Starting out in California, they drove to New York. The trip featured surf and skateboard demos along with showings of The Endless Summer in cities down the east coast. There were eight screenings of the film and each had an audience of a thousand people. Hobie remembers the impression the film left on viewers:
“When people saw the film they’d tell us they were going to return the next day with their friends. We’d be gone by then and off to another town. Believe it or not, people actually followed us as we went from each city.”
Crowds for the skateboard demos ranged from two to three thousand people. The surf demos were even more of an event.
“We had 10,000 people show up at Gilgo Beach!” recalls Hobie.
The entire trip cost about $5,000 but it paid off for Hobie and Vita-Pakt. There was an enormous amount of press about the team. In 1965, The Quarterly SkateBoarder interviewed surfer/skater Mike Hynson about the trip:
“We drove across the country in a big bus that Hobie chartered. We all had skateboards, so stopping at a gas station was quite an event. We would pull into a gas station in some small inland town and yell, ‘Fill ‘er up.’ Then the entire crew would burst out of the doors with their skateboards and go rolling off around town exploring. The local population just couldn’t believe the rolling invasion. In some places we looked like the pied pipers with all the local kids in town following us along.”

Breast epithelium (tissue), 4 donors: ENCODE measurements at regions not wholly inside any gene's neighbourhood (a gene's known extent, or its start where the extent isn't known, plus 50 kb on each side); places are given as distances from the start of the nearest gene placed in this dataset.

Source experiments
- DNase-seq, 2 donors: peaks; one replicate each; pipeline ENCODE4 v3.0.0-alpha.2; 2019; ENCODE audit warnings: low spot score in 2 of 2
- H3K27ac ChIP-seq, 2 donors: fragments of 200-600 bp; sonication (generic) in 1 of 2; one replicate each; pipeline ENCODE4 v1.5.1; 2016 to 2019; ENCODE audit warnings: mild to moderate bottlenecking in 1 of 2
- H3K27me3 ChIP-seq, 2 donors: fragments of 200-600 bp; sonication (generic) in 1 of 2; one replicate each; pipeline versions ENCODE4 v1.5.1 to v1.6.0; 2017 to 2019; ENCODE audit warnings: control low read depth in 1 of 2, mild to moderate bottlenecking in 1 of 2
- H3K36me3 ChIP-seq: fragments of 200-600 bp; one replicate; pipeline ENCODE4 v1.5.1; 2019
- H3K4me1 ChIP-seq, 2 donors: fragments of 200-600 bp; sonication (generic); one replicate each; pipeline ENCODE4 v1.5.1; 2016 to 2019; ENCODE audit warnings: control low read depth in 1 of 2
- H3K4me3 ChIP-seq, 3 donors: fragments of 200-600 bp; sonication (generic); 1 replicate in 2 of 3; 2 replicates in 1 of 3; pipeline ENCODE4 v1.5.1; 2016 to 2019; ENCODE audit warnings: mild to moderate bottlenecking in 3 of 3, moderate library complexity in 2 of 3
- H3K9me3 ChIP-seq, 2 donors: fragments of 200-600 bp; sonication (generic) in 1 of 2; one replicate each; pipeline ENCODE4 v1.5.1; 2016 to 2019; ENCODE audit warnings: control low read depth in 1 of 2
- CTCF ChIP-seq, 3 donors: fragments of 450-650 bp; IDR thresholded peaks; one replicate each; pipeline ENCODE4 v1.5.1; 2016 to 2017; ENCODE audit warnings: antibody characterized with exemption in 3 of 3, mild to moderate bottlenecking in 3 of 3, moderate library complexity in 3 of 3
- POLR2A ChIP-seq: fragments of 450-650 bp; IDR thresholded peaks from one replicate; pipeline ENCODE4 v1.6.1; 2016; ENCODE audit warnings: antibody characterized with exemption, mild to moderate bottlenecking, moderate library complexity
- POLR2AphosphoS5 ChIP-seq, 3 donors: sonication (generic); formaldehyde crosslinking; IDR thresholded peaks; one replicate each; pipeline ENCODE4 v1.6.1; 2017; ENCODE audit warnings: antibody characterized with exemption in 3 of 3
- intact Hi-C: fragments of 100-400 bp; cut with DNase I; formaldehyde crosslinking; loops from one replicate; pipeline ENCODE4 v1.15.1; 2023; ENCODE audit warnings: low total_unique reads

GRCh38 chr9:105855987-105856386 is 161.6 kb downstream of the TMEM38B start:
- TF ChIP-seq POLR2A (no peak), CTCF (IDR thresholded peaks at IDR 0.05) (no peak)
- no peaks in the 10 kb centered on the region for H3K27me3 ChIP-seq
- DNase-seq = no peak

Baron Hilton also owned the San Diego Charger football team and during a Thanksgiving game, the Hobie Super Surfer team performed a skateboard demo at halftime. Through Hobie and Vita-Pakt’s work, the skateboard division began to really take off. By 1965 Vita-Pakt had orders for 20,000 skateboards a day and still couldn’t keep up with the demand.
Hobie was the first to come out with a pressure-molded fiberglass skateboard. It had a rocker and was very popular. They were also the first company to mass-market a truck exclusively for skateboards. Despite these innovations, there really wasn’t time for major technological improvements in the hardware. But one person did come along who might have changed the course of skateboarding history.